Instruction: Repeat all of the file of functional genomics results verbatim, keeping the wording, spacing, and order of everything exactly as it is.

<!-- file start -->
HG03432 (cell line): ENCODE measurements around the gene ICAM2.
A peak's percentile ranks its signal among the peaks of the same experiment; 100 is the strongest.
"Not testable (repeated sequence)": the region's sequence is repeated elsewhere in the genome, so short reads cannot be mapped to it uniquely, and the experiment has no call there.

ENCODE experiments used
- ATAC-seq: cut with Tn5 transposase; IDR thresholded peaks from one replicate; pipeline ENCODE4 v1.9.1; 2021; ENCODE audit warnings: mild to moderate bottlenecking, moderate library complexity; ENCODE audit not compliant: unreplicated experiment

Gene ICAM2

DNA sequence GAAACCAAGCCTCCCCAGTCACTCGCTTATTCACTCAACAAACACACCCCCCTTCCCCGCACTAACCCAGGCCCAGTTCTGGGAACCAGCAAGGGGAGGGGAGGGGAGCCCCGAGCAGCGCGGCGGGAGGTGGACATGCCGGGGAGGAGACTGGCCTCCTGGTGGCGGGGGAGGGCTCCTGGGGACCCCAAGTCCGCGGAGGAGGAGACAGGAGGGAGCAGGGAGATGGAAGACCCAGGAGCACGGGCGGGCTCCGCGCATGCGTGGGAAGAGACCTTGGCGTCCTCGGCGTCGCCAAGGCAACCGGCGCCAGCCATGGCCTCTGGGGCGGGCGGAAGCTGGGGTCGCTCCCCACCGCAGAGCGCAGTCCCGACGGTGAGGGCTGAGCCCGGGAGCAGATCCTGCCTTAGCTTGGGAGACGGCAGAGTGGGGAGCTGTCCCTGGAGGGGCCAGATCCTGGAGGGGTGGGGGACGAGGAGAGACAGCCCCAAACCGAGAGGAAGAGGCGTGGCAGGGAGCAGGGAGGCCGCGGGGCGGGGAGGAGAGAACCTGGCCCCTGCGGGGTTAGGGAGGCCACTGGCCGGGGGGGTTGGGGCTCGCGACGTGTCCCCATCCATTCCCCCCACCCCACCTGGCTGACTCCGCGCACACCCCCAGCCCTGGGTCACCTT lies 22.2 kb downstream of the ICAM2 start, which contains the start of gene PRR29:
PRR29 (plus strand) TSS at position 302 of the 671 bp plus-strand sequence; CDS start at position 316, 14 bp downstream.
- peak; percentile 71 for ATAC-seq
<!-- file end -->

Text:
HG03432 (cell line): ENCODE measurements around the gene ICAM2.
A peak's percentile ranks its signal among the peaks of the same experiment; 100 is the strongest.
"Not testable (repeated sequence)": the region's sequence is repeated elsewhere in the genome, so short reads cannot be mapped to it uniquely, and the experiment has no call there.

ENCODE experiments used
- ATAC-seq: cut with Tn5 transposase; IDR thresholded peaks from one replicate; pipeline ENCODE4 v1.9.1; 2021; ENCODE audit warnings: mild to moderate bottlenecking, moderate library complexity; ENCODE audit not compliant: unreplicated experiment

Gene ICAM2

DNA sequence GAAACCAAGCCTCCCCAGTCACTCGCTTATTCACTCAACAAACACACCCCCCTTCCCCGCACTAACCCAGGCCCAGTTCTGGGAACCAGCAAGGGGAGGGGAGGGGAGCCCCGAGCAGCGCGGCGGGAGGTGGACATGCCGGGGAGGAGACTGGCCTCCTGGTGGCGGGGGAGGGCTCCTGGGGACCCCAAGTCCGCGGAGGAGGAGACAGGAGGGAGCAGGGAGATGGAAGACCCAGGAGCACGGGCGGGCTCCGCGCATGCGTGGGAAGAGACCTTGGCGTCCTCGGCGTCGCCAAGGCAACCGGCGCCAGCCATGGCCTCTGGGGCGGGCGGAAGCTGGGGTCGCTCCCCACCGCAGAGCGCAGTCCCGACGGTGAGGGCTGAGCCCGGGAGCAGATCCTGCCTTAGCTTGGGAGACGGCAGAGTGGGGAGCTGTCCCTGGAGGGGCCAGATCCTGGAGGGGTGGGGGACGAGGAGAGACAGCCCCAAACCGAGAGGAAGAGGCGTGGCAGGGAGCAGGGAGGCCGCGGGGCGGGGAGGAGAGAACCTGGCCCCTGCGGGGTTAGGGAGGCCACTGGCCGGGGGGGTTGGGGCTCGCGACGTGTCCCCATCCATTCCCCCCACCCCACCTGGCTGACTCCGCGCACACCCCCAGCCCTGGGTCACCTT lies 22.2 kb downstream of the ICAM2 start, which contains the start of gene PRR29:
PRR29 (plus strand) TSS at position 302 of the 671 bp plus-strand sequence; CDS start at position 316, 14 bp downstream.
- peak; percentile 71 for ATAC-seq